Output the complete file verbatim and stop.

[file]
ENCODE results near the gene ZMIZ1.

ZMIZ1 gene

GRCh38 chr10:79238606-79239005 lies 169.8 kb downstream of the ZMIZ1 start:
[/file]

ENCODE results near the gene ZMIZ1.

ZMIZ1 gene

GRCh38 chr10:79238606-79239005 lies 169.8 kb downstream of the ZMIZ1 start: